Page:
"http://www.w3.org/TR/xhtml1/DTD/xhtml1-strict.dtd"> Review Rendezvous: Tyler Windham: Man and Machine Create Art

Review Rendezvous

_________________________________________________________ Where the chic come to critique.

24 April 2007

Tyler Windham: Man and Machine Create Art

Tyler Windham flips through windows on the screen manically, toggling between the full image and closer areas. He examines every speckle on the creature’s skin, every fold in its robe, his eyes roving to catch mistakes.

“I’m hardly ever satisfied, but sometimes you have to let go because of time constraints,” Windham says. His eyes are still on the screen.

“I wake up thinking about art, go to bed later than I should thinking about art,” he says. He is single minded in his pursuit. He wakes up, doodles, goes to class and then draws. He is mainly self-taught, ordering books and materials to learn new techniques.

His father was concerned with his choice until Windham showed him a drawing of a violin he had done. Now his father requests prints of all his work and no longer wants him to be an accountant.

“I can’t fail at being who I am,” he explains.

His Moleskin notebook is saturated with black ink. Because he is ambidextrous, Windham can work on two sketches simultaneously, his scrawl transforming each page.

His drawings start with black and white, perfecting the values that will be the basis for the rest of the picture. From a mass of black, he erases to form thumbnails of figures. He transfers one sketch to another document.

Windham adds colors with custom brushes, made from sponges, cotton balls and anything else he can find. He renders to add shadows and depth, then takes away the line art to reveal his work. After the image is completed on the computer he prints it on Archival art paper and bonds it to a wooden board. He tweaks with oils or acrylic and it becomes a painting.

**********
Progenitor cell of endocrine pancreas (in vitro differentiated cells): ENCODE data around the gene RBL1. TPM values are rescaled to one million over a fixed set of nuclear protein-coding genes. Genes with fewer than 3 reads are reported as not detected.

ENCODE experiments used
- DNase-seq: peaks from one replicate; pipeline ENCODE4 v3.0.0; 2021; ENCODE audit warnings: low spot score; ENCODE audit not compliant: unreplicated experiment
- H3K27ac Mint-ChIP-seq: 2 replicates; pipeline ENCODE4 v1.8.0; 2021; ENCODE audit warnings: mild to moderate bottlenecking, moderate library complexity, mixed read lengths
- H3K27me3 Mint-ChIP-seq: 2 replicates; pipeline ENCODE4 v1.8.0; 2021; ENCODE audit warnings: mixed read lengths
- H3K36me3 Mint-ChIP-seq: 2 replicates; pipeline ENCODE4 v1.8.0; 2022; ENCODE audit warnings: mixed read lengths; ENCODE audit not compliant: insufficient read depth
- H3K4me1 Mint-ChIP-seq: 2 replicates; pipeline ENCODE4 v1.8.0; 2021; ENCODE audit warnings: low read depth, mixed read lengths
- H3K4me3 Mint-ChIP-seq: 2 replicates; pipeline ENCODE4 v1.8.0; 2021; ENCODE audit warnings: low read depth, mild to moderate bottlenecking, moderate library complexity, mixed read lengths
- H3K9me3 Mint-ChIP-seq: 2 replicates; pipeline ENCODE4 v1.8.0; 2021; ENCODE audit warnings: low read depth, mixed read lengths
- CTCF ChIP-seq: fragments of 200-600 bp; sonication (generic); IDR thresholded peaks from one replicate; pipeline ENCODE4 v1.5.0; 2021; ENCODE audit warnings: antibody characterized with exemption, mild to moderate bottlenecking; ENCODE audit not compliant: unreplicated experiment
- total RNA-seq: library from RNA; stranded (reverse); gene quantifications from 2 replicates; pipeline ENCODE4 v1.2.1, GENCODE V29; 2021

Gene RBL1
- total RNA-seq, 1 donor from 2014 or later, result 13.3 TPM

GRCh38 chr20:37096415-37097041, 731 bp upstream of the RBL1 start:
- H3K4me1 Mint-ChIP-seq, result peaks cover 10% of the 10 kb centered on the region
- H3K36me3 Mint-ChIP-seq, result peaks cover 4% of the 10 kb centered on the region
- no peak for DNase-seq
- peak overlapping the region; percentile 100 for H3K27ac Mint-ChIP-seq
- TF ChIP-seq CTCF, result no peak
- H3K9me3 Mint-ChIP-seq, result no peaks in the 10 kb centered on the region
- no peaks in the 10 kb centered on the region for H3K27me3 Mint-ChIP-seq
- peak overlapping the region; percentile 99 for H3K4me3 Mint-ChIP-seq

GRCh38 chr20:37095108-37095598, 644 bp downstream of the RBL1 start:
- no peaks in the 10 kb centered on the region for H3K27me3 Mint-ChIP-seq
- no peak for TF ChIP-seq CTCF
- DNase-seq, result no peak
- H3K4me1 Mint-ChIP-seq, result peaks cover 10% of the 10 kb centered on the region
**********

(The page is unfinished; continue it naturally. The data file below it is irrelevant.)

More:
“I can’t fail at being who I am,” he explains.

In his fifth year of college, he still feels as if he is leaving the party early. At 23, he is now enjoying the college atmosphere. His exit show, comprised of six or seven pieces, is just another opportunity to show his work to family, friends and other artists.

“It’s not really that big of a deal to me. It is, but it isn’t,” he corrects himself.

Windham plans to learn how to transform his sketches into three-dimensional renderings, making his work more relevant for books, movies and videogames. Even though he sketches are nearly perfect, this machine is never satisfied.

Stitches, the BFA drawing and painting exit show for Spring 2007 will run April 20-26 in Lamar Dodd. A reception will be held on April 21, from 7 to 9 p.m. Windham’s work is available online at www.tylerwindham.com.

-Sarah Sapinski


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